Friday, March 31, 2017

Meet the Band

We had our first rehearsal last Monday night. It was a bit rough, but that's always to be expected the first time through. Afterwards, I went home and re-wrote the timeline/chart we are using as a score, translating it into Portuguese and adding notes for each section to clarify/solidify the ideas we discussed in rehearsal.

Last night was the second rehearsal, and with the new chart things went much better. The band members now have a clearer understanding of what happens in each section, so they can focus more on playing and less on trying to remember what they are supposed to do. I'm quite confident that with two more rehearsals they will have it all worked out.

The musicians are all really nice folks who are making a serious effort on this crazy piece. Some of them play jazz, but I don't think most are very experienced with this kind of improvisation, so it's maybe a bit of a stretch for some of them. But they are open-minded and enthusiastic, which counts for a lot. Also, the sections of the piece that refer to traditional Azorean music are working out great because they have that stuff in their blood. I really appreciate their willingness to make the time for this, rearrange their work schedules, stay out late on work nights, etc. – for the sake of the experience, and no pay. Yet another example of Azorean generosity!

BUSTED! L-R: José Medeiros (trombone), Gianna De Toni (bass), Carlos Miguel Mendes (tenor sax), Luís Senra (tenor sax), Carlos Medeiros Carlos (clarinet), Nuno Carreiro (trumpet)

In other good news, I was able to re-make the opening sequence of the piece. It starts out with the bubbling thermal mud pits at Furnas. But when I was there before it was in summer and very crowded, and I didn't get such good recordings because of all the human noise, so that section was shorter than I would like, felt like it ended before it really got going. But the other day we made a field trip and went to Furnas around 8 PM when there was almost nobody there, so I was able to make some new recordings and used those to make a longer opening sequence. It only adds about 40 seconds to the piece, but I think it's a stronger beginning, a bit more "primal."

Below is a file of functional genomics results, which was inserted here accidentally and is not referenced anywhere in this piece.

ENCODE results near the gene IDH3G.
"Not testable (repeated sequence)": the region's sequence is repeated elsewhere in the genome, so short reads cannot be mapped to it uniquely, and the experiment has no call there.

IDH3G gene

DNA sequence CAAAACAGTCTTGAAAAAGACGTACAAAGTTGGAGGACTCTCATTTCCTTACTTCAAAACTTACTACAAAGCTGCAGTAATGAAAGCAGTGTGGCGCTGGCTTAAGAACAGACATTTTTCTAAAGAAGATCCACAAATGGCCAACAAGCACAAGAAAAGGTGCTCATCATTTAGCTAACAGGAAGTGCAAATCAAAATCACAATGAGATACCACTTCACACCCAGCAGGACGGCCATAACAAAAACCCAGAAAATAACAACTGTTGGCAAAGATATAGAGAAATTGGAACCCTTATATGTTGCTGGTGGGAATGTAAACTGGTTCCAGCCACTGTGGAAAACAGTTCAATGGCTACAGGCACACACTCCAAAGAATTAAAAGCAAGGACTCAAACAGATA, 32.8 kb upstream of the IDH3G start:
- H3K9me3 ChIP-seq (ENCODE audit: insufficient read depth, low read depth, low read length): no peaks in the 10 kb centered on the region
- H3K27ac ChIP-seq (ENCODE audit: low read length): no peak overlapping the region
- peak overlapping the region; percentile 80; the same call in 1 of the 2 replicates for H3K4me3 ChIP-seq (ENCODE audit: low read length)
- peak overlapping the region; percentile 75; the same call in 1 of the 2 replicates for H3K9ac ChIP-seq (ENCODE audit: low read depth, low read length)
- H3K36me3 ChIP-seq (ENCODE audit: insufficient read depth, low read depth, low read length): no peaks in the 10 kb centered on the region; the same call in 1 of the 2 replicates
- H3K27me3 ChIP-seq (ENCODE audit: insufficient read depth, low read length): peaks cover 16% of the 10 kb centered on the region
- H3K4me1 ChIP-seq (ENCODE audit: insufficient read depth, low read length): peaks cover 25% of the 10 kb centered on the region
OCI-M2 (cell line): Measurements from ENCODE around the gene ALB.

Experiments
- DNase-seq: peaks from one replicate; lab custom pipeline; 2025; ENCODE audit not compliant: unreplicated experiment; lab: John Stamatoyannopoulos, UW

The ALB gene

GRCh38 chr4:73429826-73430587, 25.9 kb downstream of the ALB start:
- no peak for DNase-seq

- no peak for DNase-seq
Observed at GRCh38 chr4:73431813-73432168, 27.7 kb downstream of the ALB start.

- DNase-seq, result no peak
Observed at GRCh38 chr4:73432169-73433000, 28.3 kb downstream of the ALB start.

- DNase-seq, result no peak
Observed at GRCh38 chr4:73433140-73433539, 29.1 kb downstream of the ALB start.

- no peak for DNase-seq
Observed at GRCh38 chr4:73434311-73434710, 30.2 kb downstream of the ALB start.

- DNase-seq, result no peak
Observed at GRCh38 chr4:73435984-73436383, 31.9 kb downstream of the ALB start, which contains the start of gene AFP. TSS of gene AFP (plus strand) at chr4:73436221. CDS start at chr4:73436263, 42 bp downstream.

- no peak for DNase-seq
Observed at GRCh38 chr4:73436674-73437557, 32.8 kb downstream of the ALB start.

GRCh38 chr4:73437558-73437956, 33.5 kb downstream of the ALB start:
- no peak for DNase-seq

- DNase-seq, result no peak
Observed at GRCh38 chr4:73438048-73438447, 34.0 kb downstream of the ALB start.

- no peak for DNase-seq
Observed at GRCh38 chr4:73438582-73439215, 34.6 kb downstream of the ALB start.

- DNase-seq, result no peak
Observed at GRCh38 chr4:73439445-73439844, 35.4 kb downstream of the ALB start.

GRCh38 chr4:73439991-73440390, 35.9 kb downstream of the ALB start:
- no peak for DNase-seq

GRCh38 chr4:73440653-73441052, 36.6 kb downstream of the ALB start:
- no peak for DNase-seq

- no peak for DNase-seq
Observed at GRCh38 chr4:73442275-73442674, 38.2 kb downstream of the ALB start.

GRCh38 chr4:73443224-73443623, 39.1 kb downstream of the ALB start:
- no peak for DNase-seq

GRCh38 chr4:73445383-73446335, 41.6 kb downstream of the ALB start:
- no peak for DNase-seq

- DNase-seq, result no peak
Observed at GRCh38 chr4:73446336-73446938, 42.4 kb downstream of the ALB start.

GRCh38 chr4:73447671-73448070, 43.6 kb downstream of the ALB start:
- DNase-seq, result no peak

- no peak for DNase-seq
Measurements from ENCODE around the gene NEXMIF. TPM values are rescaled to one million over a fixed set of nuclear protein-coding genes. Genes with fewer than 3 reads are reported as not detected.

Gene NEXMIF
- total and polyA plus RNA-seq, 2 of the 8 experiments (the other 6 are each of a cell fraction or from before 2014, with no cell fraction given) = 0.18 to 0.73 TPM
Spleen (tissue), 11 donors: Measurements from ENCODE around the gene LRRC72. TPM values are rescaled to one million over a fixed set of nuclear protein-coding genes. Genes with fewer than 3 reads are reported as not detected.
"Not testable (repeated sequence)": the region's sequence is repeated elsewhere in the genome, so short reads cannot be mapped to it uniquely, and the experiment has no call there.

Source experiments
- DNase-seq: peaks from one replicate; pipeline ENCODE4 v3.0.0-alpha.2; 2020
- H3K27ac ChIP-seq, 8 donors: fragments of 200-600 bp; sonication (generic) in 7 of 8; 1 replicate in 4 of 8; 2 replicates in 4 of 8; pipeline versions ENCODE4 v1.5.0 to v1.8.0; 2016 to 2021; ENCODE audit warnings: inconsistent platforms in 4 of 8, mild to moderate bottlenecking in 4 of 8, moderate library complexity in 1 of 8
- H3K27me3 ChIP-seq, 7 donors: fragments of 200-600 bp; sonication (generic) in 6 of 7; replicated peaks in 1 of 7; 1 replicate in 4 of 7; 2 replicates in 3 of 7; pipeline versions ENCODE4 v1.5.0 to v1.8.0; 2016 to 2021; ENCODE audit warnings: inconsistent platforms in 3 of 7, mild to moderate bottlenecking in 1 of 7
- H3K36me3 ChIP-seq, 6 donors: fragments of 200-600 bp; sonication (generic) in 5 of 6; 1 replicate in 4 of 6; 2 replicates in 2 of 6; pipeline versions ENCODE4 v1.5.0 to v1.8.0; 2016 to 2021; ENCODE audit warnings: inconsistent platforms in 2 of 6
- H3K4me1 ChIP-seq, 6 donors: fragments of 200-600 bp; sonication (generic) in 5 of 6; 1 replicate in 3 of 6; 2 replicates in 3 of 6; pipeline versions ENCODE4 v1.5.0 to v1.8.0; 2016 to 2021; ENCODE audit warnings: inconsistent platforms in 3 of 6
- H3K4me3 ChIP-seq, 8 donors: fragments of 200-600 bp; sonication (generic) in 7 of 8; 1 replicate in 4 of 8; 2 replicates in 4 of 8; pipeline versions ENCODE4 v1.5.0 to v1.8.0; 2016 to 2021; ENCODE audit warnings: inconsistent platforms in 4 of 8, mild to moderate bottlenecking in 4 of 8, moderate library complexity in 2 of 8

Also on that field trip we visited a tea plantation where I encountered many goats, who love to walk between the rows of tea plants scratching their sides along the plants as they go. After all of our recording adventures we ate some fish in Porto Formoso, a very sweet little town on the beach.




Here's a video by my housemate/fellow resident artist Robin Parmar that gives a taste of that day's field trip.

Three Dances from Robin Parmar on Vimeo.

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